Confused explanations at a public meeting in Skukuza on Saturday are concerning stakeholders as the Kruger National Park forges ahead with shooting buffalo as part of a sustainable offtake programme that does not appear to have clear objectives.
Last year, SANParks officials justified culling of hippo as drought-related – explaining it was better to kill the animals before they suffered from the drought that ravaged much of the first half of 2016 – but given the protracted rainfall in the area recently, the explanations for the continued killing has shifted to that of feeding impoverished rural populations that border the western boundary of the park.
Kruger Park rangers will shoot 300 to 400 buffalo and 200 hippo in 2017, on the back of 105 buffalo and 52 hippo killed in 2016 and the refurbishment of the Skukuza abattoir to process the carcasses for sale of meat for human consumption.
“This re-direction of culling to feed settlements is alarming, given the timeframe of a few months,” says Richard Prinsloo of Africa Wild, a public forum that monitors the governance within SANParks, “since it creates many more questions regarding the management, planning, motivation, as well as confusion among the scientists and public alike.”
Prinsloo says the park has never been mandated to provide sustenance to communities and that this new strategy of commercialisation of meat seems to have taken priority over conservation and has “not borne public scrutiny.”
Ralph Sibande, another stakeholder at the meeting agrees: “We are all concerned about poverty in South Africa, but selling meat will not solve the problem.” “Besides,” he reasons, “issues of hunger are the responsibility of the Department of Social Development who are better placed than SANParks to tackle the issue.”
“Biodiversity conservation involves certain trade-offs,” says Louise Swemmer, the scientist for social and economic management at the park. “It’s about human well-being as well as conservation.”
Swemmer, speaking at a stakeholder seminar hosted by SANParks at Skukuza over the weekend specifically to address public concerns about the animal off-take programme, says the process will provide “tangible benefits” to schools on a small-scale feeding scheme and will in no-way impact the overall numbers of buffalo in the park.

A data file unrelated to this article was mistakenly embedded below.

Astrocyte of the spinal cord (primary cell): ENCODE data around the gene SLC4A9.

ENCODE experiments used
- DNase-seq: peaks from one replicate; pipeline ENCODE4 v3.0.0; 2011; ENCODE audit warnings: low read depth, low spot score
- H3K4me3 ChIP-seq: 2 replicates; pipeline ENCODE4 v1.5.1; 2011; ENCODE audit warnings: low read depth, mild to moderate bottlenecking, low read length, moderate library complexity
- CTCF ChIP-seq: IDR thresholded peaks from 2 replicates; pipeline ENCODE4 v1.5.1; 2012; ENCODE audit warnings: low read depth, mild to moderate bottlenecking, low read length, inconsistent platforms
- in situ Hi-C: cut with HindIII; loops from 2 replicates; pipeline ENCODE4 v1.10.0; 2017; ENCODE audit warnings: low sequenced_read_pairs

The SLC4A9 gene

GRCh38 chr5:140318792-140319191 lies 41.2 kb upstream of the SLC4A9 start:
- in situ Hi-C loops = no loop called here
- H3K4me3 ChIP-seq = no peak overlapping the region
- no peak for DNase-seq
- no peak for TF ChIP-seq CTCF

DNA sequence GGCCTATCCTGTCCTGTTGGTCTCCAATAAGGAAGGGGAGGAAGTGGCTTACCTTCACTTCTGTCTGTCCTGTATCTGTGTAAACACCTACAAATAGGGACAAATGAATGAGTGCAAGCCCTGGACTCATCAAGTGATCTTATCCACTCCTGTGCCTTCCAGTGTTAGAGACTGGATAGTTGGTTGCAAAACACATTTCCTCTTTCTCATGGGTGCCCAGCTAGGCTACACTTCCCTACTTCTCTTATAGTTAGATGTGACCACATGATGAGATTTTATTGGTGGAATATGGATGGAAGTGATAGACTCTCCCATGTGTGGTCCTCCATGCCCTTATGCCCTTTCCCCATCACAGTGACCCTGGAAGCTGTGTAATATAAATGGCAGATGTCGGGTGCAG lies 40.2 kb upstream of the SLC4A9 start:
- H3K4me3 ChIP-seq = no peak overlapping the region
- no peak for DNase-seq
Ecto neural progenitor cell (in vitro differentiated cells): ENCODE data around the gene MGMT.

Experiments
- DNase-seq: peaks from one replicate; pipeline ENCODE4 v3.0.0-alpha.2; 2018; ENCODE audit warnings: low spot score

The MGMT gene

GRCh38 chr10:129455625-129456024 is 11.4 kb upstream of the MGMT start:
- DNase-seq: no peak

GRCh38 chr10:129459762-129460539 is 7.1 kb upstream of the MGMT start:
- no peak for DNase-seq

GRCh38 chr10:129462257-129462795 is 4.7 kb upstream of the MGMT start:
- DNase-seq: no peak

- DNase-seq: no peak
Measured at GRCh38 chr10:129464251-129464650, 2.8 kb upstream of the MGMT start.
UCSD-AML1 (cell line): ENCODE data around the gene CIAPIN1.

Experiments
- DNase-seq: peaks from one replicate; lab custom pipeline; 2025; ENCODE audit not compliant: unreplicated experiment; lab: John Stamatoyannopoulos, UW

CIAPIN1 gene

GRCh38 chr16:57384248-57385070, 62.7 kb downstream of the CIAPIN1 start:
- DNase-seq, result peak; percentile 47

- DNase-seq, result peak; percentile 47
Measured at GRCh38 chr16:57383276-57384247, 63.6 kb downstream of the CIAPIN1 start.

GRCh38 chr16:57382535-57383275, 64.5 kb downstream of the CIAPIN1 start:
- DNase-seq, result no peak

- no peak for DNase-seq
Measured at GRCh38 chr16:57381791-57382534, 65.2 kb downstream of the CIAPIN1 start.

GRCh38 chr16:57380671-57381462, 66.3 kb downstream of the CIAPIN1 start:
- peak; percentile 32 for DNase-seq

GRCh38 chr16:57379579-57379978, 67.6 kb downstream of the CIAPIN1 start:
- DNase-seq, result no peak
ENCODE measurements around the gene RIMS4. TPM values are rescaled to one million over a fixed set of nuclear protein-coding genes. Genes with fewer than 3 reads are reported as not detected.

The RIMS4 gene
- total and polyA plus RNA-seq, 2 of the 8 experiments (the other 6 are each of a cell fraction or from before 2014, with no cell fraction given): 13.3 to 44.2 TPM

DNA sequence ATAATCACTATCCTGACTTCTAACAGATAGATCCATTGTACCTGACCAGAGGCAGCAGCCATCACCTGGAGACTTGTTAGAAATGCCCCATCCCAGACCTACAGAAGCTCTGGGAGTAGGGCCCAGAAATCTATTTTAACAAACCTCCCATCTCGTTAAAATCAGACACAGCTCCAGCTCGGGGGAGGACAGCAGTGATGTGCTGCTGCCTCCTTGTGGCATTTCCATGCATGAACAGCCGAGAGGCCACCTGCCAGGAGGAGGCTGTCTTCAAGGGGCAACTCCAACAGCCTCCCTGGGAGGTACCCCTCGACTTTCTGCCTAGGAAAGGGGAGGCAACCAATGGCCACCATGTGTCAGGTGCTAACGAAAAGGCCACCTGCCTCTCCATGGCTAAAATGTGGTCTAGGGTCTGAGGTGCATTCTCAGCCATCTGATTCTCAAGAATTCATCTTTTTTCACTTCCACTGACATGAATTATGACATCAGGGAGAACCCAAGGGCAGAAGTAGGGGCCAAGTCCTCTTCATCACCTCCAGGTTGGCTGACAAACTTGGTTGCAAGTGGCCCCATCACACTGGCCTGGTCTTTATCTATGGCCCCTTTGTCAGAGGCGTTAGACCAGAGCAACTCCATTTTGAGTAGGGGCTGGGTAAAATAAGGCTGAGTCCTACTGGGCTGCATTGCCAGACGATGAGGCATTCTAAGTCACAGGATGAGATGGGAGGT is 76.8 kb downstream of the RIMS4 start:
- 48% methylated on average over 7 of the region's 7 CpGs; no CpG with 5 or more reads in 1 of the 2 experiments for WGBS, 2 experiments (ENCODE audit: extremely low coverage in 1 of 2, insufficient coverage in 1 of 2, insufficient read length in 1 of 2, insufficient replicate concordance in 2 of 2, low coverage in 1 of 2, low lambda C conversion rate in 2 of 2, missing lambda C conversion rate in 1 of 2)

The Kruger National Park currently has a population of 48 000 buffalo, the highest in the park’s history according to Danie Pienaar, Head of the Kruger’s Scientific Services.
But stakeholders are sceptical of the about-turn in rationale.
Sibande is concerned that the Kruger Park’s obsession with community upliftment is taking over from genuine conservation practices. “What are the conservation or scientific justifications of the buffalo off-take?” he asked of the ecologists present at the meeting.
Danny Govender, who specialises in disease ecology at the park, responded that the limited off-take was about minimising the spread of bovine tuberculosis, anthrax and foot and mouth disease in buffalo, an answer that instantly raised questions of food security in selling potentially infected meat.
To add further confusion, the park’s Head of Conservation, Freek Venter, admitted that the buffalo being shot were selected purely on a random basis, meaning disease-management couldn’t be the main driver for the off-take either.
Another question raised was, given that the 17 rural municipalities bordering the western boundary of the park comprising some two million impoverished citizens, how could they possibly hope to feed even a fraction of them with the meat of a few hundred animals?
“Where then are the tangible benefits for the large majority of people who won’t get any meat,” asked one stakeholder, “and what are the justifications for selecting those that do?”
William Mabasa, acting Head of Communications at SANParks, responded that a forum had been established among the communities to determine which schools would benefit from the feeding programme and those that didn’t benefit “would understand”.
He said the Kruger had to be seen to be doing something, rather than nothing.
“We have to start somewhere, and try and build a base of support for people who have historically been excluded from benefiting from the park,” he said.
But whatever the justifications for the off-take scheme, it’s unsure how the hundreds of thousands of visitors to South Africa’s iconic game park will view the slaughter of wildlife. Around 80% of the park’s revenue comes directly from tourists who could take a dim view if they knew the animals they were photographing one day may be butchered carcasses dangling on meat hooks the next.
“That’s not good!” said a visitor at Skukuza when asked her view. “I come to the Kruger every year, but I think I will now consider Botswana or Kenya in future.”
Head Scientist, Danie Pienaar, confessed that the programme wasn’t perfect. “This is a process of continually learning,” he admitted, a point taken up by the park’s Managing Executive, Glenn Phillips, who has invited the public to engage and seek a compromise. “It’s about co-learning and transparency,” he said.
Phillips has undertaken to hold other such public seminars around the country. The public are invited to attend, to raise questions, concerns and contribute to discussions of this controversial topic.